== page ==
[0104] The harness 250 is the same as harness 50, described above and, therefore, a description of harness 250 is omitted for sake of brevity.

[0105] FIG. 17 shows an exploded assembly view of the car seat 210 with optional compressible material 308, such as foam, constructed for attachment to the bottom side of outer shell 220. The compressible material 308 is attached to the bottom edge 310 of the outer shell 220 and acts to provide additional shock absorbency between the outer shell 220 and the vehicle seat (not shown). In one embodiment, the foam is about 1 inch thick when uncompressed. The foam can be made from various materials including, but not limited to Poron XRD foam (manufactured by Rogers Corporation of Rogers, Conn.) or similar materials.

[0106] Thus, it will be appreciated that the various embodiments of car seats described above employ layered shock absorbing/isolating arrangements, which together, act as a shock absorber/isolation system that can reduce the forces exerted on an occupant of the car seat during a vehicle collision. The outer shell is of extremely high strength and will remain structurally intact in almost all circumstances thereby further protecting the occupant of the car seat.

[0107] FIGS. 18 and 19 provides an alternate embodiment of a car seat 410 that is similar to car seat 10 of FIGS. 1-5, with similar elements numbered similarly but increased by "400". As shown in greatest detail in FIG. 19, car seat 410 includes an outer protective shell 420, an inner seat 430, a flexible suspension system 440 and a harness 450. The protective shell 420 is adapted as described below to be strapped or anchored to a car frame (not shown). The inner seat 430 is connected to the protective shell 420 by the flexible suspension system 440 such that the inner seat 430 can move (float) relative to the protective shell 420 as described below. Thus, the shell 420 provides support for the seat 430 (via the suspension system 440) but is not rigidly attached thereto. The harness 150 is attached to the inner seat 430 and not to the outer protective shell 420. A handle 460 connected to the shell 420 is optionally provided.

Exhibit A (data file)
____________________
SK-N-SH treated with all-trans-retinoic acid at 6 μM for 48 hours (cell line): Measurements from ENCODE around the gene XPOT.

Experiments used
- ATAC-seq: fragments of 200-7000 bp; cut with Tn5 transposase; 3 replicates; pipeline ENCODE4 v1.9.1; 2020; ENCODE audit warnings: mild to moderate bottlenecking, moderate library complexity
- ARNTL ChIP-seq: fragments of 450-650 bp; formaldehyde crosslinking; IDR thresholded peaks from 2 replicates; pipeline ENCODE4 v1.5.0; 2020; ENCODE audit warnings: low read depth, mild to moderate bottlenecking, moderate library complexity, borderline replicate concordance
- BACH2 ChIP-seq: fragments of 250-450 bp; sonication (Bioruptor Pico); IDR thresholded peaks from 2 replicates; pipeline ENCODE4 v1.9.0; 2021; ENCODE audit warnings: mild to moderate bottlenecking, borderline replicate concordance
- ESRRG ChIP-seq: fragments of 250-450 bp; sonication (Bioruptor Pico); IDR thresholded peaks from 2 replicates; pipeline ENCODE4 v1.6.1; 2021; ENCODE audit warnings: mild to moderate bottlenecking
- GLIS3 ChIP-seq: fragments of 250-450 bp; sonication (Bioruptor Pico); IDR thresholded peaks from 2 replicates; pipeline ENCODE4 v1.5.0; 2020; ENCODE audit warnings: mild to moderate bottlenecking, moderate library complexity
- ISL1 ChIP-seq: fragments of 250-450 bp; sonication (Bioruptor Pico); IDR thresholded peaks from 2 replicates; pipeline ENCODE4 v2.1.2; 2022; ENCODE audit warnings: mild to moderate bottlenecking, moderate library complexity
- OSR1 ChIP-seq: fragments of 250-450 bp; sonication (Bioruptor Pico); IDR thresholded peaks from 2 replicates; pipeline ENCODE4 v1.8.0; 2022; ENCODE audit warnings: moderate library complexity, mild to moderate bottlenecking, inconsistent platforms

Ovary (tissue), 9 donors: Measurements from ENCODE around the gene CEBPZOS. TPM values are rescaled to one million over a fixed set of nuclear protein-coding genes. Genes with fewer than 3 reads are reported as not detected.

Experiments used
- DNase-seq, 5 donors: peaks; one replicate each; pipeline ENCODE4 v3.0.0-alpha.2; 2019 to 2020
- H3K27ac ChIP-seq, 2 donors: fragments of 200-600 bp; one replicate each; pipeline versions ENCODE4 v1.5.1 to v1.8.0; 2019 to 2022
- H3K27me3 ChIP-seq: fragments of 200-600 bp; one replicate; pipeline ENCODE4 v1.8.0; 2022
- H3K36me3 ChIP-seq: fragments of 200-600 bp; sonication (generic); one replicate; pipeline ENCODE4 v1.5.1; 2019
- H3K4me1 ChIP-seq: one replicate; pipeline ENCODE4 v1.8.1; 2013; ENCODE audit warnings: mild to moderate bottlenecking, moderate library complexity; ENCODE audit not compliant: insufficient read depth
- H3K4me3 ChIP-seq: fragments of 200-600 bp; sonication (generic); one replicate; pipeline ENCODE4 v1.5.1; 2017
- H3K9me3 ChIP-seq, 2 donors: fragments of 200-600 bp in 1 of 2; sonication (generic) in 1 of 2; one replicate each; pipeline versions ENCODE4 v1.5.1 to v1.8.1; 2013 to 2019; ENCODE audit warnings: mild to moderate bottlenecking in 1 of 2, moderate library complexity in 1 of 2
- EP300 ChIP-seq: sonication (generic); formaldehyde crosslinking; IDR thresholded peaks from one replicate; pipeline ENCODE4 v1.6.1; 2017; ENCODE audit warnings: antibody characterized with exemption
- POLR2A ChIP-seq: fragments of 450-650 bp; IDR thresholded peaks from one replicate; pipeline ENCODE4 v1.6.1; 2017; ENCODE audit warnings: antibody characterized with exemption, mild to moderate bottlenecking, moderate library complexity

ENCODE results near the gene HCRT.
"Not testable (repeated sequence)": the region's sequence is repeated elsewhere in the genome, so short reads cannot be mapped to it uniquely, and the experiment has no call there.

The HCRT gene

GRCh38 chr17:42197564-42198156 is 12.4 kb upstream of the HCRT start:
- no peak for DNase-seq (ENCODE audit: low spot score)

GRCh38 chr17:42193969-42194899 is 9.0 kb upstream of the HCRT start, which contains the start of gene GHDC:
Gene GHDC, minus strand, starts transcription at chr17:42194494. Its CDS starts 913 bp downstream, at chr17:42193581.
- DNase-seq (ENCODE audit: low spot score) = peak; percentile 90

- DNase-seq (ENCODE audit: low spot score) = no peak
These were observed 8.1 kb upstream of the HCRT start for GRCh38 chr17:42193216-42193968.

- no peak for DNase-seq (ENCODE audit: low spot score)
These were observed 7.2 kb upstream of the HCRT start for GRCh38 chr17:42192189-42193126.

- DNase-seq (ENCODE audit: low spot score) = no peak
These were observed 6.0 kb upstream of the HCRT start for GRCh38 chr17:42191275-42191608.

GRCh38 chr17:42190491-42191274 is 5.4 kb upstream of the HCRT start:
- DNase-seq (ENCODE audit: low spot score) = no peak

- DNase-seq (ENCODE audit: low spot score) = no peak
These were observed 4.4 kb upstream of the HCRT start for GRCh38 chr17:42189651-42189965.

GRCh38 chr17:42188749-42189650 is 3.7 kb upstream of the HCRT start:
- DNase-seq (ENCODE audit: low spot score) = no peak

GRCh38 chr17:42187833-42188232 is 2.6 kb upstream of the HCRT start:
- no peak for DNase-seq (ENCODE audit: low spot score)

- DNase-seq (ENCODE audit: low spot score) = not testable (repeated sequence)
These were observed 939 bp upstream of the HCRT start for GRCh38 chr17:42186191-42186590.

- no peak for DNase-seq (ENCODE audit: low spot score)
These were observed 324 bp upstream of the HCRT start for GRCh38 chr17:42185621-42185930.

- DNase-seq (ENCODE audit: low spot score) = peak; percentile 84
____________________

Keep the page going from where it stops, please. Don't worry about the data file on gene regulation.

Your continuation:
[0108] The outer protective shell 420 can be made from the same material as shell 20 of FIGS. 1-5. Shell 420 provides side and back walls 420a-420c and a front wall or slat 420d that connects the side walls 420a, 420b at the front of the car seat. The back wall 420c provides a high back compared to the front wall 420d which is low and short. The side walls are contoured to extend from the back to the front. The front, back and side walls provide an upper edge 421 to which or over which a seat cover may be attached as described hereinafter.

[0109] The inner seat 430 is scooped in shape with a relatively high back, a deep seat area (for the buttocks), and a slightly rising surface for the thighs and legs. The inner seat 430 is a protective seat made from a multi-layered construction. The inner seat 430 includes a hard outer shell layer 432, and a removable fabric or leather inner shell layer 439 that incorporates foam pillows (not shown) therein. The inner shell layer 439 fits in or around the edge of the outer shell layer 432 and does not inhibit the inner seat 430 from moving relative to the outer protective shell 420. The inner seat 430 also defines a plurality of (e.g., eight) slots 438 for receiving the belts of the suspension system 440, and a series of slots 441 in outer shell 432 and corresponding slots 442 in inner shell layer 439 for receiving belt(s) 452 of the harness system 450. The hard outer shell layer 432 of inner seat 430 may be formed from the same materials discussed above with reference to shell 32 of FIGS. 1-5.

[0110] The suspension system 440 functions to suspend the inner seat 430 relative to the outer shell 420 and to thereby act as a shock absorber/isolator between the shell 420 and the seat 430. The suspension system 440 is a seven-point suspension system with seven webs or belts or straps 440a-440g. The straps 440a-440g may be configured and formed in a manner such as straps 240a-240g of FIGS. 15 and 16.

[0111] The outer protective shell 420 also defines a series of slots 424a-424g for receiving the straps 440a-440g of the suspension system 440. Eight slots are provided, including two slots each in top of side walls 420a, 420b, two slots each in the bottom of side walls 420a, 420b, a single slot in the front wall 420d of the car seat, a single slot in the top of the back wall 420c, a single slot in the top of the back wall 420c. Straps 440a-440g couple the shell 420 to the inner seat 430. Shell 420 also defines holes, slots, or surfaces for receiving a connection mechanism or support 466 for the handle 460.